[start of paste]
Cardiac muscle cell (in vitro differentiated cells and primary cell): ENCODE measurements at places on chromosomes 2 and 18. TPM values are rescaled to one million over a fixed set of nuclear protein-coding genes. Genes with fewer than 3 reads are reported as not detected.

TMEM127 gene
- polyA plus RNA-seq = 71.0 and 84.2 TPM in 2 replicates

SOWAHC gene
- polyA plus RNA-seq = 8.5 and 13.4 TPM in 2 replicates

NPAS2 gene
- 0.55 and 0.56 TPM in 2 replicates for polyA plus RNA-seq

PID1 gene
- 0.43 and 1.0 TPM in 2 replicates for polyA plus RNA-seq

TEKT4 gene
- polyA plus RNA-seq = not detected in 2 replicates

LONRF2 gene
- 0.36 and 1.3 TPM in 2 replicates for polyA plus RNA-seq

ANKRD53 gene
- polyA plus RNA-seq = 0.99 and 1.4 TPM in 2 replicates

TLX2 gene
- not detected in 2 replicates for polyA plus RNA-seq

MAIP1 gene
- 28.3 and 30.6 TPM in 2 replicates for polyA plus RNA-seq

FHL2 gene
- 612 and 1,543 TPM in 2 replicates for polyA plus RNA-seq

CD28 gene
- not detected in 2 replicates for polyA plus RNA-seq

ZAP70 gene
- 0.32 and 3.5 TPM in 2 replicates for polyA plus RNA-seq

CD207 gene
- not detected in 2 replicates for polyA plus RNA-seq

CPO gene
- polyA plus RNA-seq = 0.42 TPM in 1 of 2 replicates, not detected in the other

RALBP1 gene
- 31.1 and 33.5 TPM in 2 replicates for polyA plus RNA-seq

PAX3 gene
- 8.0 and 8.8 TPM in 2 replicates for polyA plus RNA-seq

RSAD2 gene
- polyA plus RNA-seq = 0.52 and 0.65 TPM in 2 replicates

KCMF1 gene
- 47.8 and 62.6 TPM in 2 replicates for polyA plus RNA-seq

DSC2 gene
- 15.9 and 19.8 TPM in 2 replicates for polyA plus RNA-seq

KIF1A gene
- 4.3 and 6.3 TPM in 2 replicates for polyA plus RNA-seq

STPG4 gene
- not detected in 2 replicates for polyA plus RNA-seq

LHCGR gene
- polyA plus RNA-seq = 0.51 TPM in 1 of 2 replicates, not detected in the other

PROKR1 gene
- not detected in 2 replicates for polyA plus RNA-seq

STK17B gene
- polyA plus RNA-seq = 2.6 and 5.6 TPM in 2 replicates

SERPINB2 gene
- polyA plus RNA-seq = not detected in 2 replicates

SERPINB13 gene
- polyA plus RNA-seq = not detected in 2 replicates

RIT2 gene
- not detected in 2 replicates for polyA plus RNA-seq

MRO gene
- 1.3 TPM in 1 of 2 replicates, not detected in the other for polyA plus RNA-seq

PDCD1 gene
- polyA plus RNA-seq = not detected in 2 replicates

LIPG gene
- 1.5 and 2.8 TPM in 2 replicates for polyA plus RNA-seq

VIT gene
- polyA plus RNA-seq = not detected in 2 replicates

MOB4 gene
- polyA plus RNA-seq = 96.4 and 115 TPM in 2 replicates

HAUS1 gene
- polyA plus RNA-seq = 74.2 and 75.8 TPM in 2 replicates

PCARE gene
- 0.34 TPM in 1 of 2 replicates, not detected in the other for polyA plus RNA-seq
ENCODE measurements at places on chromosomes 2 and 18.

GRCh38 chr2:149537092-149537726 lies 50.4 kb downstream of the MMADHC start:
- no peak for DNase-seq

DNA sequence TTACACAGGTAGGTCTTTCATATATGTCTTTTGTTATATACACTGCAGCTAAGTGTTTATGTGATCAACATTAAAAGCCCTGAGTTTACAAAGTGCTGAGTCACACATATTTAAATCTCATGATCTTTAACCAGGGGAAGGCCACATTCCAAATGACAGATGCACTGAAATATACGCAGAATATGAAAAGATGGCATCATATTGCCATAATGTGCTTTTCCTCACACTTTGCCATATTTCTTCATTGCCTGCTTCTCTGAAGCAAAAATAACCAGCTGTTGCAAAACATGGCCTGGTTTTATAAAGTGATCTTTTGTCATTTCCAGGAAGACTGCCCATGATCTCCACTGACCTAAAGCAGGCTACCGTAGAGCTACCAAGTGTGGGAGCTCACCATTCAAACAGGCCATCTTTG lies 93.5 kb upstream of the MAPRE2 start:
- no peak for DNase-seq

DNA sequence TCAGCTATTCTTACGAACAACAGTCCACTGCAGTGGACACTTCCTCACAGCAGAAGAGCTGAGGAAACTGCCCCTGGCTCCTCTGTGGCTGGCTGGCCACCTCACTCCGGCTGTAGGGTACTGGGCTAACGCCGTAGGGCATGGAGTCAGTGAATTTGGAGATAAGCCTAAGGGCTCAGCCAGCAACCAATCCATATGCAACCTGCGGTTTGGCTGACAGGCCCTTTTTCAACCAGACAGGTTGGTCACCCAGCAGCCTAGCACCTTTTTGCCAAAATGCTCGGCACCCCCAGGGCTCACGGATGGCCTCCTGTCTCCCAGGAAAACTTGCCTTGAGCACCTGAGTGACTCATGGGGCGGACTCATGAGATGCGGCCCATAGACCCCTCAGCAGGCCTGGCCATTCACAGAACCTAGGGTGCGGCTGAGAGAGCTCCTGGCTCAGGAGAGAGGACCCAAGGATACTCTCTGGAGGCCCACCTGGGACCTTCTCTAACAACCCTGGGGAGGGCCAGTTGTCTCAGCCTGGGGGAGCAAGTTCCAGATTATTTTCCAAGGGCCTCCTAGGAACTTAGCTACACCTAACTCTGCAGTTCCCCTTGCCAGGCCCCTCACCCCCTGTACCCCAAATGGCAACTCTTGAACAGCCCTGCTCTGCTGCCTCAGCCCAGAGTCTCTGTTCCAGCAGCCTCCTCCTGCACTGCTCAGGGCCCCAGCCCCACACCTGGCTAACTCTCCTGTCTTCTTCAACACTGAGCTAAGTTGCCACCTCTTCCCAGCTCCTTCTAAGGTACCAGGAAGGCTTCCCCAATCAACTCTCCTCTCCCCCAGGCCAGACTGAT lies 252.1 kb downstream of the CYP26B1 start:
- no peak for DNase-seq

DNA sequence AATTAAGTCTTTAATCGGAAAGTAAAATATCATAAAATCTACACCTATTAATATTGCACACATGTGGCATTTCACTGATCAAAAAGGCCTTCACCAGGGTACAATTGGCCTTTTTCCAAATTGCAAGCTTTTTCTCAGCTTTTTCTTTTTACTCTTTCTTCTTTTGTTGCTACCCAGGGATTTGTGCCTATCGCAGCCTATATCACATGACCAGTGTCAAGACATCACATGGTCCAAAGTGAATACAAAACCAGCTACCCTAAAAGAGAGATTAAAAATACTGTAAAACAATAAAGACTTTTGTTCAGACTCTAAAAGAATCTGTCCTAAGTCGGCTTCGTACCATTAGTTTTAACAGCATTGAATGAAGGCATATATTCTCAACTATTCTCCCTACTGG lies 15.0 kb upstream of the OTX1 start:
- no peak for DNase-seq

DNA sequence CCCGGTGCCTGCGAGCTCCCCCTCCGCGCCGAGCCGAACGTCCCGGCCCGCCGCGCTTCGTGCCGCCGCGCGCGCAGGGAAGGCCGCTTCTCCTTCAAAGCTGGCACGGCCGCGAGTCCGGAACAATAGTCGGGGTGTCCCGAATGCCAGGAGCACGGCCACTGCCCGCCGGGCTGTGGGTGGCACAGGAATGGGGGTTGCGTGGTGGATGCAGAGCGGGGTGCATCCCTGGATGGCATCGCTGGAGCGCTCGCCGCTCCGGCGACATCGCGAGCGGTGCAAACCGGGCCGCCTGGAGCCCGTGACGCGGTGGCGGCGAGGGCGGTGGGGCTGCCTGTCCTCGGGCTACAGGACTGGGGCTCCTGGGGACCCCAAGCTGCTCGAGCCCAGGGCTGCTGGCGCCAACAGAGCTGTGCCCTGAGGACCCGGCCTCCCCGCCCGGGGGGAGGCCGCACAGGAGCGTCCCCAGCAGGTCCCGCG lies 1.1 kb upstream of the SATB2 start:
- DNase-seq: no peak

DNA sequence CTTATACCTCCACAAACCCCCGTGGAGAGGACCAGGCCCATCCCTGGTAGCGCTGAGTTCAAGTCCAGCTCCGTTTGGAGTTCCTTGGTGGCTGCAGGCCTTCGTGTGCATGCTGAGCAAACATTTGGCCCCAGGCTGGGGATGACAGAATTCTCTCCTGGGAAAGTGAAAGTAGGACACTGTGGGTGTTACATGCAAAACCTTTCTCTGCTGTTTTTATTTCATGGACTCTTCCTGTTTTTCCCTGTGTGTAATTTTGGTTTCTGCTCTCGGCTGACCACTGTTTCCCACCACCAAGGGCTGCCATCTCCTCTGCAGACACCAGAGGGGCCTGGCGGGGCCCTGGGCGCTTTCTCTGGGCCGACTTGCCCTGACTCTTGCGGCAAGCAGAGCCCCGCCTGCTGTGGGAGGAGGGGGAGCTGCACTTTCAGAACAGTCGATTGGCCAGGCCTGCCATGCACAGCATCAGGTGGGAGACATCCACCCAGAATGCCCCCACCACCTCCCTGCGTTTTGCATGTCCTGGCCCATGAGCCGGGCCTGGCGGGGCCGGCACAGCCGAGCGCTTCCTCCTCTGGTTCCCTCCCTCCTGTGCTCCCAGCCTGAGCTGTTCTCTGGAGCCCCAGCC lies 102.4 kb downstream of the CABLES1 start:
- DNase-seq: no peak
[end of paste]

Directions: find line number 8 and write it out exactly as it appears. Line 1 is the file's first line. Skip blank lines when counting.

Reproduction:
PID1 gene